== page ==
Over the past few weeks, the world around us has become increasingly disturbing and distressing. The homophobic hate crime in Orlando. The murder of Jo Cox. The hateful rhetoric evoked by the referendum. And now this. Brexit. I am still in shock.
I sit at my desk, working on my second novel, and find myself compulsively reading the news online – which makes me feel anything other than creative right now. The UK is in crisis, its politics spiralling out of control. The far right are celebrating. Those who voted Leave were lied to in the most outrageous fashion. I am scared of living in an intolerant country, in which xenophobia, racism and prejudice of all kinds are running riot.
Yes, we will fight this, in all the ways we need to. We will hold on to hope, even when we are jaded and low. Slowly, we will interpret this mess. We will find the right words – and when we can’t, we will look to others to give us those words. Not just those involved in politics, not just campaigners and activists, but also artists, musicians, writers and poets, whose voices we need too, more than ever.
I experienced a few of those voices at a literary event on the run-up to the referendum, and am grateful for the language, the hope, the sense of community they gave me – all of which have stayed with me this week. This event, at Bath’s Central United Reformed Church on 21 June, was Shore to Shore: Celebrating Poetry and Community with the Laureate and Friends. The brainchild of Carol Ann Duffy, she and three other poets – Jackie Kay, Gillian Clarke and Imtiaz Dharker, plus musician and composer John Sampson – were stopping off on their two-week tour across Britain from Falmouth to St Andrews, where they are performing at fifteen venues until 2 July. A local poet joins them at each gig. Our guest that night: the brilliant RV Bailey. The tour is a celebration of independent bookshops and a special anthology accompanies it – Off The Shelf: A Celebration of Bookshops in Verse.
Bath’s night of poetry was hosted by Mr B’s Emporium of Reading Delights, one of the city’s two excellent indie bookshops. When the world makes no sense, bookshops are one of the places where I find solace. Mr B’s has a resident dog called Vlashka, a record player, a bibliotherapy room. They will wrap your books in brown paper, tie them with string and seal them with wax (oh yes). Across town, in Toppings, you can drink tea while sitting by the window in the vast art and poetry section. It’s open every day until late evening, so I often find myself there, flicking through newly published novels, reading their opening pages and – contentious, I know – their closing lines. These moments are solitary, yet it’s also like being with an old friend. In a mad world, bookshops feel safe and peaceful. They are places where anything is possible, great feats of imagination, written or drawn. They are restorative, vital. We need to support these precious spaces, these lifelines – because they support us. They make it possible for us to do things like sit and listen to Jackie Kay reading Extinction (original title: Nigel Farage), a poem so timely, so apt, that it met with huge applause.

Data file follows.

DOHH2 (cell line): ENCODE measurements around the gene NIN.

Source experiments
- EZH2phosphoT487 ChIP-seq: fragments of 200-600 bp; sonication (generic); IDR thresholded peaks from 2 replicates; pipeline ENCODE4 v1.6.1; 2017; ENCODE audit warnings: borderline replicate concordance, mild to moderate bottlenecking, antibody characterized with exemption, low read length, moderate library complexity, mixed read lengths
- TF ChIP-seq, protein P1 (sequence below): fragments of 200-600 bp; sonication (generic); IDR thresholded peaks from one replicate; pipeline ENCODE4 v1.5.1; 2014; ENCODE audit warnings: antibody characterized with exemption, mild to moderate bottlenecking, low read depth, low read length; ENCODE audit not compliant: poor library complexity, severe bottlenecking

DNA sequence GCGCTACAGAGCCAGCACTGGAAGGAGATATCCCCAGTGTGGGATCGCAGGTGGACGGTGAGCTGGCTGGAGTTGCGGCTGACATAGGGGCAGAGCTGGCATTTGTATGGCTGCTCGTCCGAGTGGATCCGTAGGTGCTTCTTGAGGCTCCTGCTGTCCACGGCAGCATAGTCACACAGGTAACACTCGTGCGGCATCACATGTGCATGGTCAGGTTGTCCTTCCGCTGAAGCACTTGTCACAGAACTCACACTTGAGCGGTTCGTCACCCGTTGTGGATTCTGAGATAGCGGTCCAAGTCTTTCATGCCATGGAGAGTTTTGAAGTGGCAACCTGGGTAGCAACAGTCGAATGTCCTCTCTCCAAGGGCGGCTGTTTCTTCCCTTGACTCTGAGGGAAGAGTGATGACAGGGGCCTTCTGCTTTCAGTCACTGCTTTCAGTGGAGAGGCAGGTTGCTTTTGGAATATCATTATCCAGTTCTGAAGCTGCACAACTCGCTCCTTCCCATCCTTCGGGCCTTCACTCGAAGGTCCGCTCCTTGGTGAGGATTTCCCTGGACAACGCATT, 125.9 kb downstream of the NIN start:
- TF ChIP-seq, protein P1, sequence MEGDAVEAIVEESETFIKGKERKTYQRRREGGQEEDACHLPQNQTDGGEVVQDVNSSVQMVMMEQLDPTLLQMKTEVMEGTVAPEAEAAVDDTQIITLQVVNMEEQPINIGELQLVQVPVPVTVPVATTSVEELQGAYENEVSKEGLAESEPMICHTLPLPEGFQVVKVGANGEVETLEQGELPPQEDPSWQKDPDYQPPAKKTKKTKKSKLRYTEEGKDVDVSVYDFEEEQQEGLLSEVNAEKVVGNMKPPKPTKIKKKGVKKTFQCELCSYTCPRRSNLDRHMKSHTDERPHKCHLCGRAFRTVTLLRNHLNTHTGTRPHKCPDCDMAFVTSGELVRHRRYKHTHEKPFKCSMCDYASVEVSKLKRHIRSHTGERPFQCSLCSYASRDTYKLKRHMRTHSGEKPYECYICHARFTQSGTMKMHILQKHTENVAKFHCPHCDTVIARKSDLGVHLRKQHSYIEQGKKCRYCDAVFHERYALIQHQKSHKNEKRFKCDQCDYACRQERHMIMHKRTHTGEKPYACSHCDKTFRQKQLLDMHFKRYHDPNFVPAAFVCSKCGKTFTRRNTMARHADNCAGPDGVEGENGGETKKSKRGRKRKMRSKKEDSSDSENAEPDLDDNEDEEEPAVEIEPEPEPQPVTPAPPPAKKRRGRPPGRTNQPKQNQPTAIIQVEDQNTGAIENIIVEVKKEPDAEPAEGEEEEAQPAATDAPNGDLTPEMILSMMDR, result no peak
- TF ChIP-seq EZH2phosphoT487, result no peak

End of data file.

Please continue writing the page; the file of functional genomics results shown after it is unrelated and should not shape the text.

The power of poetry, spoken out loud, never ceases to impress me. These poems covered subjects ordinary and momentous, personal and political – from love to loss, being gay in the fifties, losing a parent, losing a partner, growing old, learning to swear, climate change, and meeting violence with love. We laughed and cried, often at the same time. There was elegy and consolation. There was anger and wit and political defiance, all spoken in the writers’ unique rhythms. In other words, a sense of shared humanity.
Poetry finds words for the unspeakable. It affirms us, says I know what you’ve seen and felt, I’ve been there, I got through it and so can you. Often it goes further, says you can be better than this – we can be better than this.
Some poems have stayed in my mind. Like Bailey’s British Red Cross. Kay’s April Sunshine. Duffy’s Premonitions. The evening closed with a standing ovation. I felt changed by what I had heard. That’s what poets do. That’s their power. They can soothe us, egg us on, fire us up, show us what we’re missing, make us stop and look at ourselves, our lives and what we are doing to each other.
Speaking to the Independent in March, after her appointment as Scotland’s new Makar, Jackie Kay said: ‘For every place that you might expect poetry to go, I’d also like to take poetry somewhere unexpected, whether that’s in a prison, an old people’s home or a hospital.’
How wonderful, and necessary, especially now.
Rachel's Baileys Women's Prize for Fiction longlisted debut Whispers Through a Megaphone is out in paperback on August 4th.
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